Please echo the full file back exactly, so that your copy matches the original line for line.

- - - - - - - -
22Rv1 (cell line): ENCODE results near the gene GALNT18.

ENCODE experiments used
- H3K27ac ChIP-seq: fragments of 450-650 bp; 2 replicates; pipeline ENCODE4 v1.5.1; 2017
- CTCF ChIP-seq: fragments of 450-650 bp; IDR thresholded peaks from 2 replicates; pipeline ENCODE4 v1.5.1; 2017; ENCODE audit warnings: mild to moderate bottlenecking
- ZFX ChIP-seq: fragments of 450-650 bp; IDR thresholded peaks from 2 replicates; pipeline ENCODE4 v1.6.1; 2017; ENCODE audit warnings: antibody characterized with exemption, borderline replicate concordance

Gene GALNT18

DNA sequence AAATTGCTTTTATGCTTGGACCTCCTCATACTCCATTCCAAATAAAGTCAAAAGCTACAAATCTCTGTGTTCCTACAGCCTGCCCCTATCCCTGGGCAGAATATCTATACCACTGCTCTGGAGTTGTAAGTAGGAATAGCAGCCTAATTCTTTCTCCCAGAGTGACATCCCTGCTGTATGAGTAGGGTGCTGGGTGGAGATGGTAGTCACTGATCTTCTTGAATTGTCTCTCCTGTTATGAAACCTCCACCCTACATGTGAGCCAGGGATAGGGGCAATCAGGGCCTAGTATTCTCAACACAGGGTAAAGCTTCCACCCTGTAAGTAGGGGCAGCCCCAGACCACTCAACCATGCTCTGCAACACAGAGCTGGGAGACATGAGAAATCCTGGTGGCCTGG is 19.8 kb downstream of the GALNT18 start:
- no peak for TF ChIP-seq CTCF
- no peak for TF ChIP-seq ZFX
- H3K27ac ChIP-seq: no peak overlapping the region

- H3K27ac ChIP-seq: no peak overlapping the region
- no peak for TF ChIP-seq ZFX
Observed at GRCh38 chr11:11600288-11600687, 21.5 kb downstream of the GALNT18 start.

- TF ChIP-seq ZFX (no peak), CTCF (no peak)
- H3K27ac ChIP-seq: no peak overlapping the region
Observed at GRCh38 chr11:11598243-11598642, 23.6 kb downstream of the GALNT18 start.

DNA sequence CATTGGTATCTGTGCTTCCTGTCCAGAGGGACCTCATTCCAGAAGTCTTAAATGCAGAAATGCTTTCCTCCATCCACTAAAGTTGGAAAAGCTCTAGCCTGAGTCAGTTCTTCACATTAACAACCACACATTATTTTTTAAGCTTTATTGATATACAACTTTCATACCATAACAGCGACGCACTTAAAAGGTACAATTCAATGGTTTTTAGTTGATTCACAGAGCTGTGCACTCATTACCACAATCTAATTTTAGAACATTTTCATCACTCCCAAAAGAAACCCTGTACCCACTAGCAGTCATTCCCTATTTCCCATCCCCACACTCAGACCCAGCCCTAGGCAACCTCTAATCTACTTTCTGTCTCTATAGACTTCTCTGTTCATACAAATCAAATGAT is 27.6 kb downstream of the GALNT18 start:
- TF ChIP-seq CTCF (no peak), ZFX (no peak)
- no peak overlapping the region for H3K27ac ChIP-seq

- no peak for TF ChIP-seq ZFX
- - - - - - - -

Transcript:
22Rv1 (cell line): ENCODE results near the gene GALNT18.

ENCODE experiments used
- H3K27ac ChIP-seq: fragments of 450-650 bp; 2 replicates; pipeline ENCODE4 v1.5.1; 2017
- CTCF ChIP-seq: fragments of 450-650 bp; IDR thresholded peaks from 2 replicates; pipeline ENCODE4 v1.5.1; 2017; ENCODE audit warnings: mild to moderate bottlenecking
- ZFX ChIP-seq: fragments of 450-650 bp; IDR thresholded peaks from 2 replicates; pipeline ENCODE4 v1.6.1; 2017; ENCODE audit warnings: antibody characterized with exemption, borderline replicate concordance

Gene GALNT18

DNA sequence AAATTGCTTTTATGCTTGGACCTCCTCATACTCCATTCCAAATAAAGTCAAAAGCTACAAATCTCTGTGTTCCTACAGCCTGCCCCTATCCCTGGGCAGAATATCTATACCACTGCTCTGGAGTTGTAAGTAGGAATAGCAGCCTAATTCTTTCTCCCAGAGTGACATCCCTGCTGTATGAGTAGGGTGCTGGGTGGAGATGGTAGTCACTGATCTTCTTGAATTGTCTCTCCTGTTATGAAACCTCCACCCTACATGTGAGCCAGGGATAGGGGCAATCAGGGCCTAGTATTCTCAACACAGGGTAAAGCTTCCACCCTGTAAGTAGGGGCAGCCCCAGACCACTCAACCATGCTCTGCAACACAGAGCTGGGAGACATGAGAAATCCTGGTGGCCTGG is 19.8 kb downstream of the GALNT18 start:
- no peak for TF ChIP-seq CTCF
- no peak for TF ChIP-seq ZFX
- H3K27ac ChIP-seq: no peak overlapping the region

- H3K27ac ChIP-seq: no peak overlapping the region
- no peak for TF ChIP-seq ZFX
Observed at GRCh38 chr11:11600288-11600687, 21.5 kb downstream of the GALNT18 start.

- TF ChIP-seq ZFX (no peak), CTCF (no peak)
- H3K27ac ChIP-seq: no peak overlapping the region
Observed at GRCh38 chr11:11598243-11598642, 23.6 kb downstream of the GALNT18 start.

DNA sequence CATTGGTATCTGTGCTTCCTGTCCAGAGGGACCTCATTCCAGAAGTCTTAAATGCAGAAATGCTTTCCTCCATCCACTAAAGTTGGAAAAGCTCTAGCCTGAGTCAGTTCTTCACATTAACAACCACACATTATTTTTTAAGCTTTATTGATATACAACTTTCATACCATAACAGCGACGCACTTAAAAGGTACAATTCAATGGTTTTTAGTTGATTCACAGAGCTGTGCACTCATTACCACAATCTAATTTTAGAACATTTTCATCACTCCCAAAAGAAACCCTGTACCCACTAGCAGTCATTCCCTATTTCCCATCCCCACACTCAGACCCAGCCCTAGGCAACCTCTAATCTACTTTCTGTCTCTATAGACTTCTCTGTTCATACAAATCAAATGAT is 27.6 kb downstream of the GALNT18 start:
- TF ChIP-seq CTCF (no peak), ZFX (no peak)
- no peak overlapping the region for H3K27ac ChIP-seq

- no peak for TF ChIP-seq ZFX